|Publication number||US4090733 A|
|Application number||US 05/737,535|
|Publication date||May 23, 1978|
|Filing date||Nov 1, 1976|
|Priority date||Nov 1, 1976|
|Publication number||05737535, 737535, US 4090733 A, US 4090733A, US-A-4090733, US4090733 A, US4090733A|
|Inventors||Louis T. Altschul|
|Original Assignee||Altschul Louis T|
|Export Citation||BiBTeX, EndNote, RefMan|
|Patent Citations (6), Referenced by (15), Classifications (6)|
|External Links: USPTO, USPTO Assignment, Espacenet|
1. Field of the Invention
This invention relates in general to a glare eliminating device and in particular to means which provides for substantial universal adjustment and for easy out of the way storage.
2. Description of the Prior Art
It has always been desirable to provide for a motorist an effective sun and/or headlight shield, having a cross sectional area sufficiently large enough to obscure the objectional rays, but yet small in size as to not obstruct the driver's clear view of the road. The conventional large size fold-down visor is not adequate because of its tendency to obscure such a great portion of a driver's view in attempting to screen out the rays of the sun.
To eliminate glare effecting a motorist from either the sun or from the headlights of on-coming cars, devices, other than conventional visors, have been suggested. Examples of these devices are disclosed in U.S. Pat. Nos. 2,878,714 and 3,261,638. Such devices have been relatively complicated and have had a plurality of spaced shielding areas requiring more than a simple touch of the hand for adjustment. While many previous devices were adjustable to some extent, they were generally characterized by a limited range of adjustment. Thus, these models, which offered only limited adjustment capabilities, left the driver with substantial visual areas where glare from the sun could still be hazardous to safe driving. Likewise, most of these devices required permanent affixation and/or were not readily movable from the initial setting while the vehicle was in motion, and were not readily storable permitting for free access and use of the existing conventional visor.
Reference is made to my U.S. Pat. No. 3,940,180 wherein the disclosed mounting means consisted of a length of hook-type pressure sensitive releasably-engaging cloth materials such as commonly sold under the Trademark VELCRO, affixed by an adhesive along the inner windshield molding or the like and on the bottom of the mounting bracket. An increasing number of foreign and domestic vehicles have inner windshield moldings made of rubber and other materials which reject pressure sensitive adhesives. Likewise, in extreme heat the material occasionally tends to separate from the windshield molding or from the bottom of the mounting bracket.
The present invention is directed to a glare eliminating device, which is simple, easy to install, inexpensive, readily adjustable and storable. It as well eliminates affixation by use of an adhesive.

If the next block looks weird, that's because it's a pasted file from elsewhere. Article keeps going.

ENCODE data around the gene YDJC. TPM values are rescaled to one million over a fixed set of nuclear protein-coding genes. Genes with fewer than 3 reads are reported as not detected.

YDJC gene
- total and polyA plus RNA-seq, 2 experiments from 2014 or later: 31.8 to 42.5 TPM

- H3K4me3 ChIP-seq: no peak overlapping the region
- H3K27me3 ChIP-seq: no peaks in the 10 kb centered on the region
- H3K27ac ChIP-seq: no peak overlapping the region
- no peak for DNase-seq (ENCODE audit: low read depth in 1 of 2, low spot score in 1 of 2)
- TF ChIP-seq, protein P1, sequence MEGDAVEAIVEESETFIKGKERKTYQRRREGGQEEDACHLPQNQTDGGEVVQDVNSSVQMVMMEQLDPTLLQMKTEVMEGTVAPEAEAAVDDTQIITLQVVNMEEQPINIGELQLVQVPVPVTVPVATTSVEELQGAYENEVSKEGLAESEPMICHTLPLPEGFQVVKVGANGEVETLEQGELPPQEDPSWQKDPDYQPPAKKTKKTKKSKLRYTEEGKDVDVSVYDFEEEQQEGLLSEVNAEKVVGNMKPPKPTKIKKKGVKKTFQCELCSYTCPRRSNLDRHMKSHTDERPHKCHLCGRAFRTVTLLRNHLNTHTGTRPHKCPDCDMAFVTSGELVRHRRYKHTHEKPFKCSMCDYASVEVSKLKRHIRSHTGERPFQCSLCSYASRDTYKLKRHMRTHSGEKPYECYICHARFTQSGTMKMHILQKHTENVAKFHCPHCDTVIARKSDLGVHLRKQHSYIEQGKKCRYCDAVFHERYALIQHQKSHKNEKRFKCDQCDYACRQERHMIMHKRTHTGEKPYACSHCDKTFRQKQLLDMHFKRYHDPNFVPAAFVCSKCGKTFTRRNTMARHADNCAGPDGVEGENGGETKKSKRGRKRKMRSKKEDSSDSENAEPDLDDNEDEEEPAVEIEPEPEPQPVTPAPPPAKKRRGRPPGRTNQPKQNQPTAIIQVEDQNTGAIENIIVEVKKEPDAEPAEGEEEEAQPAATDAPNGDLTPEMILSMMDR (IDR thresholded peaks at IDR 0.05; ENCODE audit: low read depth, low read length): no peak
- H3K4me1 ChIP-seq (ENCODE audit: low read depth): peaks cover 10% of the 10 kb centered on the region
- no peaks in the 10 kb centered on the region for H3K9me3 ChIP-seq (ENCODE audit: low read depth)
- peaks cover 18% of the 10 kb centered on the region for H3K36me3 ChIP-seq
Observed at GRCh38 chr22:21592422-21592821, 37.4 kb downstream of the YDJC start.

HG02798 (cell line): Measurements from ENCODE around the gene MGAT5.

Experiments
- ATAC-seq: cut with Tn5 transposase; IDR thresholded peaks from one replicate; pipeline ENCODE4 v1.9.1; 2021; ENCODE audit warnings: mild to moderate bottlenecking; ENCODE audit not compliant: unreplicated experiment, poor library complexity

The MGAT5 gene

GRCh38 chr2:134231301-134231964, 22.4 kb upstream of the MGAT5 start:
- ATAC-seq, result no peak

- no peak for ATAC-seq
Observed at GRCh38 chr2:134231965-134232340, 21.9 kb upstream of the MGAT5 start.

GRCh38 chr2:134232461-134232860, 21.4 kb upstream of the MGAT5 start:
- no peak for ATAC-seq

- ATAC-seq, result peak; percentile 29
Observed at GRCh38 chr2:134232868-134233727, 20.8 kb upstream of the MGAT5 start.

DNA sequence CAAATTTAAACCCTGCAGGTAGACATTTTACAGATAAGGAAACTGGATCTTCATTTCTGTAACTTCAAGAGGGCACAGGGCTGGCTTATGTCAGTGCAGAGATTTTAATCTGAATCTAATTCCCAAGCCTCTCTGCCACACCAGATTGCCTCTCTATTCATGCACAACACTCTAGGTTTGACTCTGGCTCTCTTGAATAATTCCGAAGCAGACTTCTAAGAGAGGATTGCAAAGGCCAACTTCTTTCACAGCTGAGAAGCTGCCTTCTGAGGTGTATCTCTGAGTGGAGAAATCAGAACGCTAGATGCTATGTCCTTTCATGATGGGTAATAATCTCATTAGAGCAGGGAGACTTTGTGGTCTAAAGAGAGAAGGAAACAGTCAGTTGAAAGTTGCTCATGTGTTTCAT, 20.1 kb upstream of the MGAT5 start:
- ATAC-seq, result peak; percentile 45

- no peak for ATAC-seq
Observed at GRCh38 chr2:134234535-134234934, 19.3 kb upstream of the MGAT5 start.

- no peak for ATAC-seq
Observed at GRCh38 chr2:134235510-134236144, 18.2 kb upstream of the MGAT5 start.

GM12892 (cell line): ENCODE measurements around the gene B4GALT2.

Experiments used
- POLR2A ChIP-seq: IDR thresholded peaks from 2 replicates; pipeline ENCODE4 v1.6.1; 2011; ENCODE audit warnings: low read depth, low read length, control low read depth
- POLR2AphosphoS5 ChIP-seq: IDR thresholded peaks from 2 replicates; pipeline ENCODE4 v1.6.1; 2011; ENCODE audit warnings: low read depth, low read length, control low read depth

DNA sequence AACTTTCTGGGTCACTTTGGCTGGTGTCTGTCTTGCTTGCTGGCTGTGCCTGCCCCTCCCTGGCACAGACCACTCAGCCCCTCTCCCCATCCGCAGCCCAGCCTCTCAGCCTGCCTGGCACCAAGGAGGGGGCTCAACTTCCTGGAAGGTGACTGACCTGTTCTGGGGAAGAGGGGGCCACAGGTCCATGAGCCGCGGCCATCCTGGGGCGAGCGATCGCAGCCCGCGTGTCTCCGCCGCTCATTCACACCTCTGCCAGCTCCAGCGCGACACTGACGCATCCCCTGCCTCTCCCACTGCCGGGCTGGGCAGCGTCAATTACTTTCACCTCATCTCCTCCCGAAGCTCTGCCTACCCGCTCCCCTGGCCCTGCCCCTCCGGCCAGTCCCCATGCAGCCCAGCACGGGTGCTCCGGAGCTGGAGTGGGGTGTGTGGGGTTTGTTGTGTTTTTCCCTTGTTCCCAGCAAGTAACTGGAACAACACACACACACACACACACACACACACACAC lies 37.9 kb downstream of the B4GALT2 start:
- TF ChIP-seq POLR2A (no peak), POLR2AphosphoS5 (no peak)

To accomplish these results, the invention comprises a glare eliminating device including a support arm, a flat shielding portion of an opaque material pivotally attached at its center to one end of said support arm, and a mounting means pivotally attached to the other end of said support arm, said mounting means of a resilient or thermoplastic material found as a one piece member having a bight portion interconnecting a pair of legs having means for gripping formed on the ends thereof, said bight portion resiliently urging the ends of said legs towards each other so that the means for gripping formed on the ends of said legs will tightly engage the leading edge portion of the usual vehicle sun-visor inserted therebetween.
Other objects, features and advantages of the invention, together with its organization, construction and operation will be best understood from the following detailed description of a preferred embodiment of the invention, taken in conjunction with the accompanying drawings, on which:
FIG. 1 is a pictorial representation of the view blocked by conventional visors and that of the device of the present invention illustrating its in use and storage positions;
FIG. 2 is a frontal view of the present invention showing the radially adjustable feature;
FIG. 3 is a side view;
FIG. 4 is a pictorial representation of the present invention in a stored position; and
FIG. 5 is a perspective view of the present invention.
Referring to FIG. 1, a storable glare eliminating device indicated generally by the reference numeral 10 including a shielding portion 11 having a rectangular shape with rounded corners of the approximate dimension of 4.5 inches in length and 2.25 inches width. The shape of the shielding portion 11, as best illustrated in FIG. 2, is chosen with the dimension X equalling about 2.5 inches, approximating an average eye-to-pupil distance to completely block the objectionable glare from impinging upon the eyes of the motorist, while leaving unobstructed the greatest possible field of vision. As a result of the optical phenomenon referred to as "Binocular Diplopia" occurring under normal vision, the shielding portion 11 will be reduced, in the mind of the motorist, to a black, generally circular-shaped spot of approximately one-half the width of the shielding portion 11, which spot covers the sun effectively for both eyes.